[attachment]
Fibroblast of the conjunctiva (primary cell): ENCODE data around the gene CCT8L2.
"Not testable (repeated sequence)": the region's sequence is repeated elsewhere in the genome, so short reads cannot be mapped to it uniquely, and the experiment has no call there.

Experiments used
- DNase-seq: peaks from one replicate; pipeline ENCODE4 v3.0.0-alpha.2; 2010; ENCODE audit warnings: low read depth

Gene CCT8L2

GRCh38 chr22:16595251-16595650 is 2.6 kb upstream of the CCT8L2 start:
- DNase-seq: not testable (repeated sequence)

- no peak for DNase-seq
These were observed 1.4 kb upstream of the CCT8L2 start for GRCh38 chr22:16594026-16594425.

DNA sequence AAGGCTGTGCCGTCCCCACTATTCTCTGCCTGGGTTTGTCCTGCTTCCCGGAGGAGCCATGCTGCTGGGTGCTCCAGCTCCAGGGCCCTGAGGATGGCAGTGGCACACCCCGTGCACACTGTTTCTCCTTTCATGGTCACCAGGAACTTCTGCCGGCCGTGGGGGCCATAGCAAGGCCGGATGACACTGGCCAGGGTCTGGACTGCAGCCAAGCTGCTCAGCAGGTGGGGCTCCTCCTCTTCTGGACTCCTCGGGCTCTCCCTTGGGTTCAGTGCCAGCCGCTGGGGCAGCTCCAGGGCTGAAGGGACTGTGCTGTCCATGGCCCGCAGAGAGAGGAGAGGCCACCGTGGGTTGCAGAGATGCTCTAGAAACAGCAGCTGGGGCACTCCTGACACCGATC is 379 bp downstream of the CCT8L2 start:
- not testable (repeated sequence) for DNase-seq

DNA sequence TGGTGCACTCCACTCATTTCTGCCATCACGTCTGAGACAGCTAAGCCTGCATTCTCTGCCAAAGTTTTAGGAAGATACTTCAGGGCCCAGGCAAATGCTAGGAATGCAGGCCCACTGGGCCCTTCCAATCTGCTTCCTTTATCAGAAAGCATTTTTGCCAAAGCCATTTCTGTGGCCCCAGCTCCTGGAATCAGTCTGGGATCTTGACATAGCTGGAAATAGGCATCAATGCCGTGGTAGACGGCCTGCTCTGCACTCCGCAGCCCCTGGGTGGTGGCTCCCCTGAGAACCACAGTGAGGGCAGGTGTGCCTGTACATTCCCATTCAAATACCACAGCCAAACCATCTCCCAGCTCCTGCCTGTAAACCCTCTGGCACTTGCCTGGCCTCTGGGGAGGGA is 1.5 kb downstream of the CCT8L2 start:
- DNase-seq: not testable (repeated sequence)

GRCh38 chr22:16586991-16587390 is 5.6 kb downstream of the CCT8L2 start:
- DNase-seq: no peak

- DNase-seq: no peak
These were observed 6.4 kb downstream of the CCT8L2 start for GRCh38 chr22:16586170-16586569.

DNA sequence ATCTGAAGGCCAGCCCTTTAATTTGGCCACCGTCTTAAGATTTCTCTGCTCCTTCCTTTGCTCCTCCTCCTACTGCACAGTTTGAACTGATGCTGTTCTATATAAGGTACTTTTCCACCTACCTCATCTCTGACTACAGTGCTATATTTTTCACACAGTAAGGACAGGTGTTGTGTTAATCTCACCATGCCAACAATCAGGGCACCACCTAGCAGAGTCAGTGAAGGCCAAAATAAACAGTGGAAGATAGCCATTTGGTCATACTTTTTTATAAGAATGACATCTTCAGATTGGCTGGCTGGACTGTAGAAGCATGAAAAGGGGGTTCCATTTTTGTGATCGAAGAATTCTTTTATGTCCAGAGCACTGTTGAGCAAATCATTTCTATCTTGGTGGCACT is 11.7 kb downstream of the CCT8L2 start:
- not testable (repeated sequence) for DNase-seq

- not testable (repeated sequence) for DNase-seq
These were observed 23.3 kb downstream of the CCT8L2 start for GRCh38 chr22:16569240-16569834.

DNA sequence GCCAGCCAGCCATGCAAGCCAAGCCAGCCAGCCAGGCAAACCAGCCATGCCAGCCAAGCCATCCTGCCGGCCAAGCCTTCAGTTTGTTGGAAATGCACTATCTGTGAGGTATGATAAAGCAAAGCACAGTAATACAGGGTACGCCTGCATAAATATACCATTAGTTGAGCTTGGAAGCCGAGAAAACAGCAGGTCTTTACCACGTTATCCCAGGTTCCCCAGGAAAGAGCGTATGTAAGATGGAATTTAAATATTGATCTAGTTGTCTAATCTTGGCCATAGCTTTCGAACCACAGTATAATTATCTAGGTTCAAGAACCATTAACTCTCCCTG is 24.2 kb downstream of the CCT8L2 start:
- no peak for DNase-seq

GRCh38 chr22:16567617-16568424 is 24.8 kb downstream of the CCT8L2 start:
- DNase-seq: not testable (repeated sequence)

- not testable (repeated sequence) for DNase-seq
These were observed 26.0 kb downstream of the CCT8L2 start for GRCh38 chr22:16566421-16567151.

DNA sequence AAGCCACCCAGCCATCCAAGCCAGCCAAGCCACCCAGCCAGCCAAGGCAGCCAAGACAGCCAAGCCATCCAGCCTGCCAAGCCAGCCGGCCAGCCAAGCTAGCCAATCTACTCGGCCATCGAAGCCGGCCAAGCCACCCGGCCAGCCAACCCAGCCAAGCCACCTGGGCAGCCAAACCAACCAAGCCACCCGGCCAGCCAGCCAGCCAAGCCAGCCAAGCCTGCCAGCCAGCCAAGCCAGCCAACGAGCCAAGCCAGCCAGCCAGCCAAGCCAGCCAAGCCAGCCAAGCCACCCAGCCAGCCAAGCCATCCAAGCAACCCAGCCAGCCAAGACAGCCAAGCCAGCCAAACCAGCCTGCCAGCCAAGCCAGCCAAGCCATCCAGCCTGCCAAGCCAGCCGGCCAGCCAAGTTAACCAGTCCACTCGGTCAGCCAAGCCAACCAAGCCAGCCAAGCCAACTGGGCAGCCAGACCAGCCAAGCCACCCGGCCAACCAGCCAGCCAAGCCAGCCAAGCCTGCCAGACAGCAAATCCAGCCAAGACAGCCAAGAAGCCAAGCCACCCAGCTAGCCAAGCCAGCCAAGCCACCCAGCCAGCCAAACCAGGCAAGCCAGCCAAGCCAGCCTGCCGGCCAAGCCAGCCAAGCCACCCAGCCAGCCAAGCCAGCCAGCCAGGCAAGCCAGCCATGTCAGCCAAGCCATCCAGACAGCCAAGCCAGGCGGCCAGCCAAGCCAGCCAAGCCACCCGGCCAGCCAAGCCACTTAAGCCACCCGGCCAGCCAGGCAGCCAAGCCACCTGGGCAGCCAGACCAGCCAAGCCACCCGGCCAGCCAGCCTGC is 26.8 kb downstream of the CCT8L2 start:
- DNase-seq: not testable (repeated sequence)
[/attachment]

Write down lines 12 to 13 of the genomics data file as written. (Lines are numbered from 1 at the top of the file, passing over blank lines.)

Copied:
DNA sequence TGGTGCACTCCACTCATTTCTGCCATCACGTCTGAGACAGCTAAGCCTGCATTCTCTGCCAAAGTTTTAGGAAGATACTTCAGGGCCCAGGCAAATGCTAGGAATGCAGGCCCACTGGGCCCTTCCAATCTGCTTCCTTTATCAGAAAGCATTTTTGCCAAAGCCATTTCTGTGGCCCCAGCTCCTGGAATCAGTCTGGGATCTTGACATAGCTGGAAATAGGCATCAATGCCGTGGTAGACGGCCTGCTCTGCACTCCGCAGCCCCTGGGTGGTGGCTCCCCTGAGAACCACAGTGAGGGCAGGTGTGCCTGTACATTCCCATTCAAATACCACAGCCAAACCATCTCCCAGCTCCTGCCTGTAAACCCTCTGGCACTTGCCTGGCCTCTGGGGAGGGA is 1.5 kb downstream of the CCT8L2 start:
- DNase-seq: not testable (repeated sequence)